Abstract: This chapter aims to explore popular discourses surrounding Parasite and other media imports in the U.S. vis-à-vis translation practices like dubbing and subtitling. I use Parasite as an entry point to critically examine how the public, be it in the form of online articles or tweets, makes sense of translation practices through the privileged lens of U.S. culture in which dubbing and subtitling can be easily avoided. For example, the day after Parasite won its many Oscars, Twitter threads debated the relative merits of dubbing and subtitling in ways that revealed a troublingly and often racist perception of why people might prefer one or the other. Paradoxically, these texts also offered a critique of ethnocentric U.S. exceptionalism as a country that expects to be catered to.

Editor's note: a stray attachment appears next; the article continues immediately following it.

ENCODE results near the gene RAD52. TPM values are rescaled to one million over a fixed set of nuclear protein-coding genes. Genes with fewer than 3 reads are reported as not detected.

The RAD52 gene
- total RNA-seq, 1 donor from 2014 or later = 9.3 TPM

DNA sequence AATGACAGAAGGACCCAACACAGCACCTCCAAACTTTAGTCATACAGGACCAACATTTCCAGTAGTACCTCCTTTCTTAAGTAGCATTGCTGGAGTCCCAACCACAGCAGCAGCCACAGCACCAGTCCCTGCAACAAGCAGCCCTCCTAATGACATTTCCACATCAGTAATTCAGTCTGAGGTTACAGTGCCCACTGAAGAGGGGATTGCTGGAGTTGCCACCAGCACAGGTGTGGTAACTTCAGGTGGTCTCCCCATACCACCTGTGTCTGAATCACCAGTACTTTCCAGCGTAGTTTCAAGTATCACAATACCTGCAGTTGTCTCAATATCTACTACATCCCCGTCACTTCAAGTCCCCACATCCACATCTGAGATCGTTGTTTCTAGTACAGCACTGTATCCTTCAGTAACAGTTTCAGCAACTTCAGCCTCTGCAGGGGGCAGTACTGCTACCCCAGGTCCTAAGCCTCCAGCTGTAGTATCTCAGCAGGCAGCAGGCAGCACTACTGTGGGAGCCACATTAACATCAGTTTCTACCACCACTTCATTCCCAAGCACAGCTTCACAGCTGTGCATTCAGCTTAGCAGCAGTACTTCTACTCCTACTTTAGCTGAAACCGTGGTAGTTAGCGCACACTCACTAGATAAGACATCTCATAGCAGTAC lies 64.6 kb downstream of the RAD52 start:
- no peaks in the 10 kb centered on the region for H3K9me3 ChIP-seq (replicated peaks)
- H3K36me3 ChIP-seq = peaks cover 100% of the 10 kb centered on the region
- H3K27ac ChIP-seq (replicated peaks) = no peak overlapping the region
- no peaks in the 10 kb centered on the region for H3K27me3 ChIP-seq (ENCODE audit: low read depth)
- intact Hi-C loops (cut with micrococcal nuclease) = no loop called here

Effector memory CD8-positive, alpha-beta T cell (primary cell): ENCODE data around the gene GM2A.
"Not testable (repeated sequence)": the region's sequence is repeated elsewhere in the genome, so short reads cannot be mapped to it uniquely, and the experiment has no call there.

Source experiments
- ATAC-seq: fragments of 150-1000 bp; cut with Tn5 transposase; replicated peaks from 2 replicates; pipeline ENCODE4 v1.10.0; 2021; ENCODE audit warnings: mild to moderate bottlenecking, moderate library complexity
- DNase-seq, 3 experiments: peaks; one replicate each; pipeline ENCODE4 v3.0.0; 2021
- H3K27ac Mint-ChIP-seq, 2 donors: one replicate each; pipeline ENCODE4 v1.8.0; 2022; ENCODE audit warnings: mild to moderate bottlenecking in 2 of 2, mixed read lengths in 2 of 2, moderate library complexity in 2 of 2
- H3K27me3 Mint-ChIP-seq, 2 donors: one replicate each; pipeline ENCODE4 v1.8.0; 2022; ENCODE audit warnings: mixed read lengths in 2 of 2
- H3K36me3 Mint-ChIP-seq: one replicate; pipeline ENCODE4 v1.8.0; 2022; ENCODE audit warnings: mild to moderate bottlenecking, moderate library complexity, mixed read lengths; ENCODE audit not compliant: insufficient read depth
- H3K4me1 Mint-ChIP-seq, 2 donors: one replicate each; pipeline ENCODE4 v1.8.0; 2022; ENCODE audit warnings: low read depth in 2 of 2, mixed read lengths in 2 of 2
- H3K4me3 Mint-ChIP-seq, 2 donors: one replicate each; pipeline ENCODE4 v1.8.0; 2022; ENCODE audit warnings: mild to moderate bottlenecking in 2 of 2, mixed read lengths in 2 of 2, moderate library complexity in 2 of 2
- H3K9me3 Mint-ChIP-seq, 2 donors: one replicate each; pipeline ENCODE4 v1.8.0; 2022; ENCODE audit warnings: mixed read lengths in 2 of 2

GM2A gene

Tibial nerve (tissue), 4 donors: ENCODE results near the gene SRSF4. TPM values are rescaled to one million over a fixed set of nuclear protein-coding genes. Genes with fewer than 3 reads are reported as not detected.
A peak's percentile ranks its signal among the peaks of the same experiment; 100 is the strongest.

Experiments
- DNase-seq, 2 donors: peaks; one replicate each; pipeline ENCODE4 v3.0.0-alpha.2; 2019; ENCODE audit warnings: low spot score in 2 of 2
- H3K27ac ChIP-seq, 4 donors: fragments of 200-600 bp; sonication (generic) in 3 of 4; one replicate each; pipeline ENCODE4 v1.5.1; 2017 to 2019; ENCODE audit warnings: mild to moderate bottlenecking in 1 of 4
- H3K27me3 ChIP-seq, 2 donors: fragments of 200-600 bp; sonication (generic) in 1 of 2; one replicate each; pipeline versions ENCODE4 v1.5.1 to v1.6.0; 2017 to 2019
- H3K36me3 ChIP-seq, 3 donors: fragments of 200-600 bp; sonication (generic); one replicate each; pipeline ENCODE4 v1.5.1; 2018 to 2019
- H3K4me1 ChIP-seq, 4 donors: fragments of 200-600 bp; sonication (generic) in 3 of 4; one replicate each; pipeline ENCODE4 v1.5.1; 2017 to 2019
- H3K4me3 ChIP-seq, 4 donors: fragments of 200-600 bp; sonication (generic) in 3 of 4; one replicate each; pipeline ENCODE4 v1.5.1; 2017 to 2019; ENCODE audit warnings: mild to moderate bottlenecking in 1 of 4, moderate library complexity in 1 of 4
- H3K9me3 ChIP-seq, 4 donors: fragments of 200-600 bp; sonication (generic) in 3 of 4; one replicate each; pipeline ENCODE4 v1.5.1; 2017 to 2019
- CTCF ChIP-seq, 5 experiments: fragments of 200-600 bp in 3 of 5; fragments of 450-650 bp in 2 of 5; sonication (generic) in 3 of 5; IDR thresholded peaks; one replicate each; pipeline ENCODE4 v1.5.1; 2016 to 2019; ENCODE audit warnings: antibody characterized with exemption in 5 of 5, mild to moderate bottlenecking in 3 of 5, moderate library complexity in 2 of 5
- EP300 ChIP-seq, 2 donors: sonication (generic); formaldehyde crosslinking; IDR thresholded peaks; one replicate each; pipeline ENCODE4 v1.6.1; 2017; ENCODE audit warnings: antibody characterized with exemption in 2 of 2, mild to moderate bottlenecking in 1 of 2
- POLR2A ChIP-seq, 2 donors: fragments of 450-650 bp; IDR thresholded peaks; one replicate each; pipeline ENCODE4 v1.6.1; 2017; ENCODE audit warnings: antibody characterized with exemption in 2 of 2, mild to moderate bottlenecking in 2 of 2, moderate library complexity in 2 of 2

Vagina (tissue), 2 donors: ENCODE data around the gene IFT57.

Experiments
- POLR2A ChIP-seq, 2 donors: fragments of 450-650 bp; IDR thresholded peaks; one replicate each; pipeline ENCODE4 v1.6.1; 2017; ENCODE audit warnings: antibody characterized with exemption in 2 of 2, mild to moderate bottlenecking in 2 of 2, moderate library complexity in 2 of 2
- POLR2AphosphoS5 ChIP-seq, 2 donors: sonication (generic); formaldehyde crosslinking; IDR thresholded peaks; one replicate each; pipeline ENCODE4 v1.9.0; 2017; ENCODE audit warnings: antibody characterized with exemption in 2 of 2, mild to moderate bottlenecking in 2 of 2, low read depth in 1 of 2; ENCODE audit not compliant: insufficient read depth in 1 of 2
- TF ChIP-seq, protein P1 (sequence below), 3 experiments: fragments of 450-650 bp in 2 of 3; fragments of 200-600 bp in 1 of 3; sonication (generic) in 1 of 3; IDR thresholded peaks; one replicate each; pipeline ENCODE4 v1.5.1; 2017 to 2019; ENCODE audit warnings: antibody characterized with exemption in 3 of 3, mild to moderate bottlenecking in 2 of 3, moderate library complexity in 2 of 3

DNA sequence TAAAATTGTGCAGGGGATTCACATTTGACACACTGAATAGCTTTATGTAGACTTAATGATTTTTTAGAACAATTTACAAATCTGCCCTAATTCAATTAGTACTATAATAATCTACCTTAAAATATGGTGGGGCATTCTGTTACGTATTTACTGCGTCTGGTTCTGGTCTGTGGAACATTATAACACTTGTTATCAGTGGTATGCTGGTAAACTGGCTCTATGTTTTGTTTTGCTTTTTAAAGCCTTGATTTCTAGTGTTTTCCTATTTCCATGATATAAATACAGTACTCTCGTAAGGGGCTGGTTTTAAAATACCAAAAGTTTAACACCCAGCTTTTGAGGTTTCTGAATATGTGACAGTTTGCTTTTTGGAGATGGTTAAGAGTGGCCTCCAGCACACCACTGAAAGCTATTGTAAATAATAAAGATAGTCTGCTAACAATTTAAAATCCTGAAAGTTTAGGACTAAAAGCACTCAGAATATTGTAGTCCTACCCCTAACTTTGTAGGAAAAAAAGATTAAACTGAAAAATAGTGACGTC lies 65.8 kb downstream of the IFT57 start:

Abstract: When television programs are translated for global audiences, languages are changed, but so too are constructions of diverse identities. Characters who are Black, Indigenous, or people of color (BIPOC) undergo transformations in order to be intelligible outside of their original national contexts; such transformations might reinforce these characters’ difference or eliminate it, effectively whitewashing BIPOC voices. This article unpacks this phenomenon by investigating the translation of diverse characters through the lens of the many industrial norms and constraints that shape the dubbing industry. Using the international Fox hit Glee (2009–2015) as an entry point for exploring the role of dubbing in Latin America, this study complicates conventional notions about global media’s imperialist and hybridizing implications by tracing political economy and industrial practices onto the dubbing of Black, Latinx, and Asian television characters.